Reed H. Chervin
National Archives of Australia/Australian Historical Association postgraduate scholar, 2015–16
Topic: Australia and the 1962 Sino-Indian War
Reed Chervin is a PhD student in the History Department at the University of Hong Kong studying modern China. Specifically, his dissertation is on the 1962 Sino-Indian War and how numerous countries became involved in the region before, during, and after the conflict. A major part of this project concerns the role of Australia as an informed observer that had favourable relations with both Britain and the United States – the key countries that provided India with emergency aid over the course of the war.
It seems important to focus on Australia's involvement because of the country's historic engagement with Asia (for example World War II). In addition, because Australia was a signatory of the Australia, New Zealand and United States Security Treaty, the 1962 war threatened to involve a variety of countries – not unlike the Korean War. The Sino-Indian War remains relevant since the border between the two countries has yet to be determined through mutual agreement. This project will demonstrate not only how this historic conflict shaped Cold War alliances and rivalries, but also how it continues to affect perceptions of China and India.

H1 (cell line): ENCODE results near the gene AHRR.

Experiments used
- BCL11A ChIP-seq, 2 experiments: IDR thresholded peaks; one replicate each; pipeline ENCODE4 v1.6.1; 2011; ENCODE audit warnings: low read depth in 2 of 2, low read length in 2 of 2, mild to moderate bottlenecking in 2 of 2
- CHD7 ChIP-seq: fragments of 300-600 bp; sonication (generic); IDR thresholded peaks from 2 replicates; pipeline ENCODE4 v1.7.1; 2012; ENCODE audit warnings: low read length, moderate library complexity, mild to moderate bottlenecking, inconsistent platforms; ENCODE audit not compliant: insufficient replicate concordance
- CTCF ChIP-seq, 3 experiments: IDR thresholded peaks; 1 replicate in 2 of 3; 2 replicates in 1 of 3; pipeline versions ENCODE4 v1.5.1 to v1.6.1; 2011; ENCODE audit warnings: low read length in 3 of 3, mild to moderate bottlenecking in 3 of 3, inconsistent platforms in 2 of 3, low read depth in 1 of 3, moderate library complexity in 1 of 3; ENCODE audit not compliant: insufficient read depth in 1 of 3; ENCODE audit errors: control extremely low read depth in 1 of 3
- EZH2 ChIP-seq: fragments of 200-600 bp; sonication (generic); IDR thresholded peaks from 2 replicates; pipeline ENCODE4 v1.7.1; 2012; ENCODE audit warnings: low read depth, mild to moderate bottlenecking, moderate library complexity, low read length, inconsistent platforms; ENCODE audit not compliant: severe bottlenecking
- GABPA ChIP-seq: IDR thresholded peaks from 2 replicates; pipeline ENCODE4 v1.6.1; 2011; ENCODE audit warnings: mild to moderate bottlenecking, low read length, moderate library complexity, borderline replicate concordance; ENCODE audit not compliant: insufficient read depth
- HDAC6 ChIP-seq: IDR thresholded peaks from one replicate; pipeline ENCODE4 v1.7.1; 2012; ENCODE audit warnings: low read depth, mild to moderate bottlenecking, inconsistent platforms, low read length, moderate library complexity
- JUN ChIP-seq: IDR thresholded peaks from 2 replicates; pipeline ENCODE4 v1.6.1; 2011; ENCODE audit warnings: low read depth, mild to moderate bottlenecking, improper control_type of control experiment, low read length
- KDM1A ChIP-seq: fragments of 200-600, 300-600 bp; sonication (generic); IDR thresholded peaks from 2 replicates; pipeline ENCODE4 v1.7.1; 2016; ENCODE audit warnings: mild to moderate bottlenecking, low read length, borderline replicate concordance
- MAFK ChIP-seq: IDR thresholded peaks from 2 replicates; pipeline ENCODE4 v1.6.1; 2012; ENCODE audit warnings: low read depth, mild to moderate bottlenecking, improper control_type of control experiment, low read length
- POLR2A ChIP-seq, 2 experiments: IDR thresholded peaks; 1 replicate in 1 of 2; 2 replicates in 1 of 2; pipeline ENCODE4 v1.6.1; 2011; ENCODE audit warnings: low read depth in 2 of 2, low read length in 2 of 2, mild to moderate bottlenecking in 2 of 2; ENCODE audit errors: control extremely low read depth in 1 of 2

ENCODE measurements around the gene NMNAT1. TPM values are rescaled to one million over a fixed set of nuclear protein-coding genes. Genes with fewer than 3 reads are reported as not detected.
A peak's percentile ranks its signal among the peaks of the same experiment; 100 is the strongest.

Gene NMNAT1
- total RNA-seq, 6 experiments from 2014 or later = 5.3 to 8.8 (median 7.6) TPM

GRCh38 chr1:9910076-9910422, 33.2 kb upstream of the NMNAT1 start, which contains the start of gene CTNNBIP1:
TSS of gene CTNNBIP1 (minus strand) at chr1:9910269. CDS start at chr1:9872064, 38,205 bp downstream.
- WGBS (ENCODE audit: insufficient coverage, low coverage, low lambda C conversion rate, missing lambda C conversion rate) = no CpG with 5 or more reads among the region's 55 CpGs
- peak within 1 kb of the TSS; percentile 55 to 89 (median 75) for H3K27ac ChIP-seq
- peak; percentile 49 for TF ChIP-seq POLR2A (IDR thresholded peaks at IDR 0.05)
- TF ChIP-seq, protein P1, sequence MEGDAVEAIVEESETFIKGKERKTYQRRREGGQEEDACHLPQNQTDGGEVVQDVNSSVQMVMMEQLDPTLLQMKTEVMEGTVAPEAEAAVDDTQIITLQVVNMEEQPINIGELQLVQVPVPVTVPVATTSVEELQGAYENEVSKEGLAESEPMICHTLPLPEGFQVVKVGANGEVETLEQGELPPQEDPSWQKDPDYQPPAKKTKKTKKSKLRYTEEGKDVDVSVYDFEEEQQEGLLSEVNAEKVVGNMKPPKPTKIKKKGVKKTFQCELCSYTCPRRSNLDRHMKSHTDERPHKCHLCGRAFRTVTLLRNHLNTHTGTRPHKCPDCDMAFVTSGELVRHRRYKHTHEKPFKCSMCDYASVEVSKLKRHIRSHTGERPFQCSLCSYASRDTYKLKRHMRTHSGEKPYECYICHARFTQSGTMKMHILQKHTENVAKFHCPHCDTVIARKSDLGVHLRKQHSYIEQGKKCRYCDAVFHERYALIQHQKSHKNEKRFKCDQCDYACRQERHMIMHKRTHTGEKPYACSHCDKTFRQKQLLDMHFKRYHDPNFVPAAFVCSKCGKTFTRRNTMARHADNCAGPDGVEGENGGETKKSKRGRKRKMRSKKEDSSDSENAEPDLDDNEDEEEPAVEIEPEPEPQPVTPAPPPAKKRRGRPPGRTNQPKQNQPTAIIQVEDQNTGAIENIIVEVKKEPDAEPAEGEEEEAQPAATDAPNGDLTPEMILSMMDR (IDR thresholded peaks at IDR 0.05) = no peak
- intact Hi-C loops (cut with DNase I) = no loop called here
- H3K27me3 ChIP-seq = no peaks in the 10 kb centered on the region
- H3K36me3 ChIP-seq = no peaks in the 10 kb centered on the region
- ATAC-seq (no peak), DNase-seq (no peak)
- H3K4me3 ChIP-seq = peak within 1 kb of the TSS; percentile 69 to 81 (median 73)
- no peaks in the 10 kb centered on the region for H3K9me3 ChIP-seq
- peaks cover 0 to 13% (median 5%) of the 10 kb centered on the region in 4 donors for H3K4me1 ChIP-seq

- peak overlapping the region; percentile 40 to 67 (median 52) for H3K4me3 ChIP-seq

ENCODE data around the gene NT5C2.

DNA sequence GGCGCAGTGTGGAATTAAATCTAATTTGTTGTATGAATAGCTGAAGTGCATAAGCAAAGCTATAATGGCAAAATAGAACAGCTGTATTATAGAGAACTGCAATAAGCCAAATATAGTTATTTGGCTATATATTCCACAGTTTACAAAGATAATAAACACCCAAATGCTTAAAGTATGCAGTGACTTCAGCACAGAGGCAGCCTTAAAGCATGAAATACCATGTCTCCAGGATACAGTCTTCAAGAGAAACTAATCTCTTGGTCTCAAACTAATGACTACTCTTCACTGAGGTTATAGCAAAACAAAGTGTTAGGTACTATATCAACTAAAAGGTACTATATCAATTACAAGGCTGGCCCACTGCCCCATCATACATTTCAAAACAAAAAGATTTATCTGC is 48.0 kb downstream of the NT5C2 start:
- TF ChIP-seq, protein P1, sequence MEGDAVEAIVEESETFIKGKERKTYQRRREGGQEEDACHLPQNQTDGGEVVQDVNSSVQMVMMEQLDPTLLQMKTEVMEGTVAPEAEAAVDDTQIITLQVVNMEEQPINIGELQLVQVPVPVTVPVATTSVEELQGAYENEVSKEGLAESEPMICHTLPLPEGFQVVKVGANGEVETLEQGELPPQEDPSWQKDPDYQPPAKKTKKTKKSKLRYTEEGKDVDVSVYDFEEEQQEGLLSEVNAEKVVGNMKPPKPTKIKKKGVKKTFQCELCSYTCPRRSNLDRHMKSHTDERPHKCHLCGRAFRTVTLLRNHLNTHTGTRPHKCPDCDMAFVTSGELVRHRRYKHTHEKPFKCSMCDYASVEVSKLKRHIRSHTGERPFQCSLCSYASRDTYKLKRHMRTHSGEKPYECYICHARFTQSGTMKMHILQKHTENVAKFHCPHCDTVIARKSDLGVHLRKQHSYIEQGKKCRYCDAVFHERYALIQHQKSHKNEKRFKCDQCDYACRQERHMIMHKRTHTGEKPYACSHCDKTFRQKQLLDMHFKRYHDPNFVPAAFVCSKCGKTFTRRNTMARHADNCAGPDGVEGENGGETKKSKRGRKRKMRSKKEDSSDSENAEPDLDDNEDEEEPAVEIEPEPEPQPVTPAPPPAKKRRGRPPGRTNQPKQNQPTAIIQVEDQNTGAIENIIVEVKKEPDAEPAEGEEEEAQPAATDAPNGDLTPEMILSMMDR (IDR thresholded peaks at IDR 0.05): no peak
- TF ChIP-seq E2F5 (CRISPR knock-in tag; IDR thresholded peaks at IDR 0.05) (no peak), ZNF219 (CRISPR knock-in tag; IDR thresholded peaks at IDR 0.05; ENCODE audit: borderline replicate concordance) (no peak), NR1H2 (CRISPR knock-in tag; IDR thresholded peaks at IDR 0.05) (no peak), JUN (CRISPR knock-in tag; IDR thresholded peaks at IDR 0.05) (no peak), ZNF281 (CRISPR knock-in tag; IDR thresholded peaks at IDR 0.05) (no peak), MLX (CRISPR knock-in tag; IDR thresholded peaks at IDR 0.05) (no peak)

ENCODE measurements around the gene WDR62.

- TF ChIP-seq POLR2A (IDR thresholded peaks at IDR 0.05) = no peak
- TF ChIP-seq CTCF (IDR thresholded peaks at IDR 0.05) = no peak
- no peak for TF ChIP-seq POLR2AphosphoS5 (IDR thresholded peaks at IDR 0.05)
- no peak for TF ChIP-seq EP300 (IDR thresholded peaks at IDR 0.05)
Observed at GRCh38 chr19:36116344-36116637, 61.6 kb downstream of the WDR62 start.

It will make use of the National Archives of Australia in two major ways. Firstly, to relate the regional 1962 war to global developments, through Australian archival materials. This would provide a more holistic account of the conflict by showing its connection to other transnational events like the Cuban missile crisis. National Archives' sources reveal the perspective of a first world country belonging to the Commonwealth. Such a viewpoint is crucial when examining why certain countries provided military aid to India and to what extent fears of 'Red China' influenced the amount of assistance. Second, National Archives' files that have recently become available might challenge old assumptions regarding many aspects of the war. Australian diplomats enjoyed good relations with top Indian officials, who tended to confide in them more than the representatives of other countries. As this topic remains largely overlooked in scholarly literature, documents from the National Archives will facilitate innovative research.